AI and prejudice, manipulation and political assumptions

Experts from e.g. Carnegie Mellon University asked AI language models what their views were, for example, on feminism and democracy, as they wanted to understand the models’ underlying biases and political assumptions. Researchers found, for example, that models trained on left-wing data were more sensitive to hate speech directed at ethnic, religious and sexual minorities in the US. Those trained on right-wing data were more sensitive to hate speech against white Christians. Left-wing language models were better at identifying disinformation from right-wing sources but were less sensitive to disinformation from left-wing sources. Right-wing language models have shown the opposite behaviour.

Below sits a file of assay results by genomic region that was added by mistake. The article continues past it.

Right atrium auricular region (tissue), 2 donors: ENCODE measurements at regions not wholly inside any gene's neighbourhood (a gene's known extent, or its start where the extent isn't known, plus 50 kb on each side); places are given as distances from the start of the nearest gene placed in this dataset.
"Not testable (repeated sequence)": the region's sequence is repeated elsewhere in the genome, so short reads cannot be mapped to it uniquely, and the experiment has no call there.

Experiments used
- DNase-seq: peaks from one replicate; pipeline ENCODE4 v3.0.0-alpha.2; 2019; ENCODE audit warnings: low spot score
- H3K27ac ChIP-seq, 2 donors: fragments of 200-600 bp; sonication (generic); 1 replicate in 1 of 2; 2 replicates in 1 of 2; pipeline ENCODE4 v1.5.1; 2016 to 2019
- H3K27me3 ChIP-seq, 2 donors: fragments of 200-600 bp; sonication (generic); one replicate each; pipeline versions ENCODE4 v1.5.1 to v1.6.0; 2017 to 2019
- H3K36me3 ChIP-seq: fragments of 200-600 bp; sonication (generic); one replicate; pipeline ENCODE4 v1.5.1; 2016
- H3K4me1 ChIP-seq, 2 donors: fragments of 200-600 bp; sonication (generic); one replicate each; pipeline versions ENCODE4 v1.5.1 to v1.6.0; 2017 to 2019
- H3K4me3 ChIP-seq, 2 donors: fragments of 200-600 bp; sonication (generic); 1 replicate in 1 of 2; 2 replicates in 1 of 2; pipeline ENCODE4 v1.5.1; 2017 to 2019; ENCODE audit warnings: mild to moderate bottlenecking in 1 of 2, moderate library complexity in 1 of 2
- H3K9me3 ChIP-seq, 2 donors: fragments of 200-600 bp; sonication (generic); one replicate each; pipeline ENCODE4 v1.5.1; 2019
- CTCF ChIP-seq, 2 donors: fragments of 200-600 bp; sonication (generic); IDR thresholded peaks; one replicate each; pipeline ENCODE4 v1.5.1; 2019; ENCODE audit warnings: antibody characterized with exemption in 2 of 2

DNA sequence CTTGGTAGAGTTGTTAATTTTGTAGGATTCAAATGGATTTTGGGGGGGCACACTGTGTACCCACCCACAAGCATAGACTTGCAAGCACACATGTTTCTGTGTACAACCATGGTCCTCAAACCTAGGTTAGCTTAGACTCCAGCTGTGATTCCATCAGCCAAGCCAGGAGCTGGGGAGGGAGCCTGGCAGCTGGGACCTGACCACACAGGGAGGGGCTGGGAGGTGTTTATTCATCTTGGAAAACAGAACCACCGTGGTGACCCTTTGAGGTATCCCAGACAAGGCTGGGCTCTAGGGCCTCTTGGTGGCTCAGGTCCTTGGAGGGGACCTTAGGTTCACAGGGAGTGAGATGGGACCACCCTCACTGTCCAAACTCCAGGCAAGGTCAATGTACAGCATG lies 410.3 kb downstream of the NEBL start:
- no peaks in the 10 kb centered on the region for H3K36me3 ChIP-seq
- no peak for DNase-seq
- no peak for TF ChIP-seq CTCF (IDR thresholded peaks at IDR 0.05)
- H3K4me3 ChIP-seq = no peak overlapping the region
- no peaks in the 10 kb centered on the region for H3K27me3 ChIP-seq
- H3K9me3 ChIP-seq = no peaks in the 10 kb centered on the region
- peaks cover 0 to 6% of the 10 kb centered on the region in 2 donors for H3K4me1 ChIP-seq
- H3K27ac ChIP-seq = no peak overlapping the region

According to Odanga Madung, a journalist and data analyst in Kenya, the disinformation industry easily manipulated the Twitter algorithm to spread propaganda and suppress public dissent. A similar situation took place in Nigeria before the 2023 elections. The TikTok algorithm, on the other hand, provided Kenyans with hundreds of hateful and inflammatory propaganda videos before the 2022 elections. TikTok and Twitter have come under scrutiny over their role in amplifying the hate-filled response to LGBTQ+ minorities in Kenya and Uganda. Social media platforms, including Facebook, have accelerated propaganda spread by microtargeting and avoiding election silence windows. Autocratic governments, which use emotions to polarise societies, are most willing to take advantage of this.

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